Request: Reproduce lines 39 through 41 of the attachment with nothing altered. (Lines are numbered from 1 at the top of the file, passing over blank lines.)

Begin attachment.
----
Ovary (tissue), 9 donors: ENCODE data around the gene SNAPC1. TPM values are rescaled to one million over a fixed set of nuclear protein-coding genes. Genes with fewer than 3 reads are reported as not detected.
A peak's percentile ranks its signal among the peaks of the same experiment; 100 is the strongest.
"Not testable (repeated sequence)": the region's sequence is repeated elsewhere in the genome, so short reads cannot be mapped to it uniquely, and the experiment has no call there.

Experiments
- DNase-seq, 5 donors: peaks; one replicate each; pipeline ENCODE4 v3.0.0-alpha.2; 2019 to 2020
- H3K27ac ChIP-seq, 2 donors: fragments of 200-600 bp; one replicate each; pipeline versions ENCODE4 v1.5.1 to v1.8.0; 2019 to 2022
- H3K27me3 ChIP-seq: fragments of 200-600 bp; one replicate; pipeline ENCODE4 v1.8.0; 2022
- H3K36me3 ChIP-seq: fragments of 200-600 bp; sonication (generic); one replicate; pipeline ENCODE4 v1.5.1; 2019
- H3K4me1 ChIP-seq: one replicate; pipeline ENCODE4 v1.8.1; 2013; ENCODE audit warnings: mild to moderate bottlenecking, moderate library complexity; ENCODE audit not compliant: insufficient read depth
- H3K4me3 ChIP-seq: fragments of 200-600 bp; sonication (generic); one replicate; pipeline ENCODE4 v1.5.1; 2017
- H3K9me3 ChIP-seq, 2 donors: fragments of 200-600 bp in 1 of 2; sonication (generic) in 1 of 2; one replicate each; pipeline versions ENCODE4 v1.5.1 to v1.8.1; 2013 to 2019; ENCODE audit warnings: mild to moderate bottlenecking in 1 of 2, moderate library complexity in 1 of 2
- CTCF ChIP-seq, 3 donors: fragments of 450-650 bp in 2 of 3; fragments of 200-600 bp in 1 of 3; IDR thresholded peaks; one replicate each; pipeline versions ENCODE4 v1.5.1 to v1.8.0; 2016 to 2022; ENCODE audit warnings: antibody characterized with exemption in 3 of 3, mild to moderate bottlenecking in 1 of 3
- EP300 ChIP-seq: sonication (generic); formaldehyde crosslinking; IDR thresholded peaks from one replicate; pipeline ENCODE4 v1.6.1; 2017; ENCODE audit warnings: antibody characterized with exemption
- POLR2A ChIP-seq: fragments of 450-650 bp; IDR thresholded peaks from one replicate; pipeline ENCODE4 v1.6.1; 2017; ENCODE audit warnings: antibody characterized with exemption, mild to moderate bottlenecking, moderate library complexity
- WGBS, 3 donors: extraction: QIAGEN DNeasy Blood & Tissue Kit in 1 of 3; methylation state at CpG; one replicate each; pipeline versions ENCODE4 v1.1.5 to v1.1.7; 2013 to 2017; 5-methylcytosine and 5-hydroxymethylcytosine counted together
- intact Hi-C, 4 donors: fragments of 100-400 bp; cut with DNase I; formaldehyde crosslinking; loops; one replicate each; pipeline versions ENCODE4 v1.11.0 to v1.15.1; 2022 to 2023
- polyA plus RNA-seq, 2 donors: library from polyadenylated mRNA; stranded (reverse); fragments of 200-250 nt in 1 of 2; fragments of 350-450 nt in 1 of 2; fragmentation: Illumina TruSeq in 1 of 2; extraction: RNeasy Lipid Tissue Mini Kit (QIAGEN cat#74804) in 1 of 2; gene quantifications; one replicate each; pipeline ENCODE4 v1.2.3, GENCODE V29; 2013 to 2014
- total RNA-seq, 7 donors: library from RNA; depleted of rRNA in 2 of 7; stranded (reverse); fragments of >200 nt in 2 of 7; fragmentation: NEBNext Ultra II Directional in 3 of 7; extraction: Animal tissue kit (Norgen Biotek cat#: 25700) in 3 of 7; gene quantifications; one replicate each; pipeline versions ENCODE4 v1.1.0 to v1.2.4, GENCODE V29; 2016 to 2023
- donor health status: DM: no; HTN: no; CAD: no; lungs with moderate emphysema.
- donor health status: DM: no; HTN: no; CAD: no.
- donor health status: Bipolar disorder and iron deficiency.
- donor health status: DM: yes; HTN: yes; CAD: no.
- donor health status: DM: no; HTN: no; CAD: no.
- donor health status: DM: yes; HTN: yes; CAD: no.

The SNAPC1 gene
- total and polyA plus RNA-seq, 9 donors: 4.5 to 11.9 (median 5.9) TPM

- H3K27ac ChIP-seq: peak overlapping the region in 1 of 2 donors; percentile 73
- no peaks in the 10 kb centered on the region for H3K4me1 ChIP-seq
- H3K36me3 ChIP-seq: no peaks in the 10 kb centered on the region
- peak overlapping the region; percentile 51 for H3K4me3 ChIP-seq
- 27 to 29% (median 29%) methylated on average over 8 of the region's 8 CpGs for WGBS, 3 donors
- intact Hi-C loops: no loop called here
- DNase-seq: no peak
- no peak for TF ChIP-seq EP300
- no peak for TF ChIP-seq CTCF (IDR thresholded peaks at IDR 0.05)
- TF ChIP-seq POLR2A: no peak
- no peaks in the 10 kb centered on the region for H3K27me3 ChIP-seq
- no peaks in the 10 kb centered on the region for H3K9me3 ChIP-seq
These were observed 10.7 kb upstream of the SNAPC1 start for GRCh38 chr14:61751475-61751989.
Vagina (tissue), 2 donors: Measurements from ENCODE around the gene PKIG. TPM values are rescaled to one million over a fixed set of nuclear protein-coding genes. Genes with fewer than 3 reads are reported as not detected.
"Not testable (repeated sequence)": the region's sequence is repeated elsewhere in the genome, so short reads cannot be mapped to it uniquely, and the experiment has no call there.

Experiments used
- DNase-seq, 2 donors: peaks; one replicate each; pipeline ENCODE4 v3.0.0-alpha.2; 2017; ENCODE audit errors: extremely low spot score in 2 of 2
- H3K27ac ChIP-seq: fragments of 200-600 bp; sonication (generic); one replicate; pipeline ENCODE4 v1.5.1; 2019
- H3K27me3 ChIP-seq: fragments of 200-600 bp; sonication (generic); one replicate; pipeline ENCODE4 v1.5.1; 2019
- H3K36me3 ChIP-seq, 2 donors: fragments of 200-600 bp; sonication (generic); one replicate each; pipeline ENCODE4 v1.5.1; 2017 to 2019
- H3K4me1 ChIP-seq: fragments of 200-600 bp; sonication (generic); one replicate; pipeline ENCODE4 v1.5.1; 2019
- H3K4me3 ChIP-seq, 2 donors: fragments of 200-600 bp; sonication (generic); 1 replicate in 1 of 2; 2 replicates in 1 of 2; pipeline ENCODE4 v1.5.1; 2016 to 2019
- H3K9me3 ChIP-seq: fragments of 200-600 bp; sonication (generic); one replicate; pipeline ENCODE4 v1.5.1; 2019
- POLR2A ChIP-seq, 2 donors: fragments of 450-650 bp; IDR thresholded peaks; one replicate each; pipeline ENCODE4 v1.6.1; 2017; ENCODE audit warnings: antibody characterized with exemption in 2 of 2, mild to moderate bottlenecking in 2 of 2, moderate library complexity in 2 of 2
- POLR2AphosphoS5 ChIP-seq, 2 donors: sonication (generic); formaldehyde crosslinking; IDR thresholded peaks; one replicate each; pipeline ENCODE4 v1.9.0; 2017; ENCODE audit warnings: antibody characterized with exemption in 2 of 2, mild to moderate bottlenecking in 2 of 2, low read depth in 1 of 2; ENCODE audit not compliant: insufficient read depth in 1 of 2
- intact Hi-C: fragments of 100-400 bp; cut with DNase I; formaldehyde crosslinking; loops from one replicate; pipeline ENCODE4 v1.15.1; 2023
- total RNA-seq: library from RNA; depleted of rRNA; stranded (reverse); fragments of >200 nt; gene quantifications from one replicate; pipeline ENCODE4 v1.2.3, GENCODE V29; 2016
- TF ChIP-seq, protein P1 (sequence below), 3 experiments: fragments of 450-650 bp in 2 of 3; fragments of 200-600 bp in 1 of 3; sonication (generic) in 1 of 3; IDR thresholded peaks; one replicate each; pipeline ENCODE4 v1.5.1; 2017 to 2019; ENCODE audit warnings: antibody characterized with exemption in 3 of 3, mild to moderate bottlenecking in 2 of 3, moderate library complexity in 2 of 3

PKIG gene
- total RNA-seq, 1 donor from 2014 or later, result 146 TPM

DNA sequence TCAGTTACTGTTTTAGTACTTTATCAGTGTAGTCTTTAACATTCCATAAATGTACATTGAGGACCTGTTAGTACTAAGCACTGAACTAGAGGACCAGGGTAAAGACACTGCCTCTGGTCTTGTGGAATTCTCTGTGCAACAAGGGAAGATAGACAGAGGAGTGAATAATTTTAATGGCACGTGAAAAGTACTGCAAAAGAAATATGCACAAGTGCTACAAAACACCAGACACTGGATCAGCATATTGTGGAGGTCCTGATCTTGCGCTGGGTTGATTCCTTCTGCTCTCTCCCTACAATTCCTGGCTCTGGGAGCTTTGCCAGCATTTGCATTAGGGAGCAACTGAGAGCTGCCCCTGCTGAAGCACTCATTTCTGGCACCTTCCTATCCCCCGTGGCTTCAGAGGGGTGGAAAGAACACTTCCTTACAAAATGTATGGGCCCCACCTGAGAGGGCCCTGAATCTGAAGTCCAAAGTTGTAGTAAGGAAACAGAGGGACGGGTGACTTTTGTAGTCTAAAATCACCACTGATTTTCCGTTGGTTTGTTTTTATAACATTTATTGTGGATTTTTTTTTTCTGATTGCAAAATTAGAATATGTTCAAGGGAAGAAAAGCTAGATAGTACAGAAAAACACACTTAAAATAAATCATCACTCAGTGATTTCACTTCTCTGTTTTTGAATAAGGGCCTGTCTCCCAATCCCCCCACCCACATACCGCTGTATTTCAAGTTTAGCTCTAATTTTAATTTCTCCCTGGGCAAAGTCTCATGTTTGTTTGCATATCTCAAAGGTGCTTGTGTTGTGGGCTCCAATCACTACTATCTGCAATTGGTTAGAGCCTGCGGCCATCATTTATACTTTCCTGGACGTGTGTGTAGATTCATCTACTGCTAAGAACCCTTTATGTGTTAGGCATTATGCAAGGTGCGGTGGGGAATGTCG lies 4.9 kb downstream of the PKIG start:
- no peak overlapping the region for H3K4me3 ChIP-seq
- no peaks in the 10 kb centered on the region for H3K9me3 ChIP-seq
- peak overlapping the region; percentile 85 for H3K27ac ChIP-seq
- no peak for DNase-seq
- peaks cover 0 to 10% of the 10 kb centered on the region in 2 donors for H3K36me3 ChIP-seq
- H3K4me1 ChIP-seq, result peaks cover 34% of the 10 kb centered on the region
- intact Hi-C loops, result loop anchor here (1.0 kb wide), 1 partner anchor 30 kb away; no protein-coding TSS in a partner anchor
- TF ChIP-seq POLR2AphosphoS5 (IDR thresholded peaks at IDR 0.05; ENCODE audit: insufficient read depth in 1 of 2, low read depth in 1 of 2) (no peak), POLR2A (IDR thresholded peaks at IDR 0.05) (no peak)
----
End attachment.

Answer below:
These were observed 10.7 kb upstream of the SNAPC1 start for GRCh38 chr14:61751475-61751989.
Vagina (tissue), 2 donors: Measurements from ENCODE around the gene PKIG. TPM values are rescaled to one million over a fixed set of nuclear protein-coding genes. Genes with fewer than 3 reads are reported as not detected.
"Not testable (repeated sequence)": the region's sequence is repeated elsewhere in the genome, so short reads cannot be mapped to it uniquely, and the experiment has no call there.